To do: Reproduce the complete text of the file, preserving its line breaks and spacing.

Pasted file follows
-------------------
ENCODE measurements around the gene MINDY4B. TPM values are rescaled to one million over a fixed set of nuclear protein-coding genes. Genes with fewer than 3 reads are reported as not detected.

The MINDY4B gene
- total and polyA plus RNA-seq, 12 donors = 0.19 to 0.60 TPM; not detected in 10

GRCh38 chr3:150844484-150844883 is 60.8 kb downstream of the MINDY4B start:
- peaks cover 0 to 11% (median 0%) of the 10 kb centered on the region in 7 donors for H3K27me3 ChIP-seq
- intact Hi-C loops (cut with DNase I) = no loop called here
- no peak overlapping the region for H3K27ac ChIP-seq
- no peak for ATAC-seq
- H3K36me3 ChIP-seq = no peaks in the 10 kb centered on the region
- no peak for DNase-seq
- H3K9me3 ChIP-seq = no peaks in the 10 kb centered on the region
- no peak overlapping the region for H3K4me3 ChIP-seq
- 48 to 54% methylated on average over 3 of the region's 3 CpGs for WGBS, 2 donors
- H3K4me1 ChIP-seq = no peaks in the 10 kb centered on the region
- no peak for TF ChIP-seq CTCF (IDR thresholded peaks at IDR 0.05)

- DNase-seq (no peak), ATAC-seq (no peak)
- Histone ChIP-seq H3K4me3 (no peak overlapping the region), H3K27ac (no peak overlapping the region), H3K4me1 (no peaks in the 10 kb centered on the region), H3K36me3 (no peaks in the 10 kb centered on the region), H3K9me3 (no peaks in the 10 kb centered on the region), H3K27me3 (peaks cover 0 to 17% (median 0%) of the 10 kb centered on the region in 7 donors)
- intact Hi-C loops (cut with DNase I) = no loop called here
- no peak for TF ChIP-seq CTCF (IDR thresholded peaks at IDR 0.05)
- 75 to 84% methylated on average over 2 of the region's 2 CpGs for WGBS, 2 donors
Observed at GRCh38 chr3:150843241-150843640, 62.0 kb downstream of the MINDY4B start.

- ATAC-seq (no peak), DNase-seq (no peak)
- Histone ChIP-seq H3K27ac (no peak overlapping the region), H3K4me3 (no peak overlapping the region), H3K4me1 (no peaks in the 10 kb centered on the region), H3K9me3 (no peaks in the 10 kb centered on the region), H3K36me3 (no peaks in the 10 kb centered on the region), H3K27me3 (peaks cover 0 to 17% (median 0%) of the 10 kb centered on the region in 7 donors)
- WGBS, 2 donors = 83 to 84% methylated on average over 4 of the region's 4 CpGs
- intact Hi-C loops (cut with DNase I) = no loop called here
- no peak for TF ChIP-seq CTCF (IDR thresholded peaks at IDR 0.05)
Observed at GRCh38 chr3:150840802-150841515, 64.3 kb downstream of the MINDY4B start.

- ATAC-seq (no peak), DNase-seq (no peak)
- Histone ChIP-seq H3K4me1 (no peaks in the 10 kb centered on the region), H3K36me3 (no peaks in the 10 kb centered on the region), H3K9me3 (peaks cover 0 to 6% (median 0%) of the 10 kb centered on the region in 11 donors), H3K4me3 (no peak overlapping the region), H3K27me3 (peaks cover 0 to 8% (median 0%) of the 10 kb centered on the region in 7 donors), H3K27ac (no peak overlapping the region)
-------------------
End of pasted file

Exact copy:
ENCODE measurements around the gene MINDY4B. TPM values are rescaled to one million over a fixed set of nuclear protein-coding genes. Genes with fewer than 3 reads are reported as not detected.

The MINDY4B gene
- total and polyA plus RNA-seq, 12 donors = 0.19 to 0.60 TPM; not detected in 10

GRCh38 chr3:150844484-150844883 is 60.8 kb downstream of the MINDY4B start:
- peaks cover 0 to 11% (median 0%) of the 10 kb centered on the region in 7 donors for H3K27me3 ChIP-seq
- intact Hi-C loops (cut with DNase I) = no loop called here
- no peak overlapping the region for H3K27ac ChIP-seq
- no peak for ATAC-seq
- H3K36me3 ChIP-seq = no peaks in the 10 kb centered on the region
- no peak for DNase-seq
- H3K9me3 ChIP-seq = no peaks in the 10 kb centered on the region
- no peak overlapping the region for H3K4me3 ChIP-seq
- 48 to 54% methylated on average over 3 of the region's 3 CpGs for WGBS, 2 donors
- H3K4me1 ChIP-seq = no peaks in the 10 kb centered on the region
- no peak for TF ChIP-seq CTCF (IDR thresholded peaks at IDR 0.05)

- DNase-seq (no peak), ATAC-seq (no peak)
- Histone ChIP-seq H3K4me3 (no peak overlapping the region), H3K27ac (no peak overlapping the region), H3K4me1 (no peaks in the 10 kb centered on the region), H3K36me3 (no peaks in the 10 kb centered on the region), H3K9me3 (no peaks in the 10 kb centered on the region), H3K27me3 (peaks cover 0 to 17% (median 0%) of the 10 kb centered on the region in 7 donors)
- intact Hi-C loops (cut with DNase I) = no loop called here
- no peak for TF ChIP-seq CTCF (IDR thresholded peaks at IDR 0.05)
- 75 to 84% methylated on average over 2 of the region's 2 CpGs for WGBS, 2 donors
Observed at GRCh38 chr3:150843241-150843640, 62.0 kb downstream of the MINDY4B start.

- ATAC-seq (no peak), DNase-seq (no peak)
- Histone ChIP-seq H3K27ac (no peak overlapping the region), H3K4me3 (no peak overlapping the region), H3K4me1 (no peaks in the 10 kb centered on the region), H3K9me3 (no peaks in the 10 kb centered on the region), H3K36me3 (no peaks in the 10 kb centered on the region), H3K27me3 (peaks cover 0 to 17% (median 0%) of the 10 kb centered on the region in 7 donors)
- WGBS, 2 donors = 83 to 84% methylated on average over 4 of the region's 4 CpGs
- intact Hi-C loops (cut with DNase I) = no loop called here
- no peak for TF ChIP-seq CTCF (IDR thresholded peaks at IDR 0.05)
Observed at GRCh38 chr3:150840802-150841515, 64.3 kb downstream of the MINDY4B start.

- ATAC-seq (no peak), DNase-seq (no peak)
- Histone ChIP-seq H3K4me1 (no peaks in the 10 kb centered on the region), H3K36me3 (no peaks in the 10 kb centered on the region), H3K9me3 (peaks cover 0 to 6% (median 0%) of the 10 kb centered on the region in 11 donors), H3K4me3 (no peak overlapping the region), H3K27me3 (peaks cover 0 to 8% (median 0%) of the 10 kb centered on the region in 7 donors), H3K27ac (no peak overlapping the region)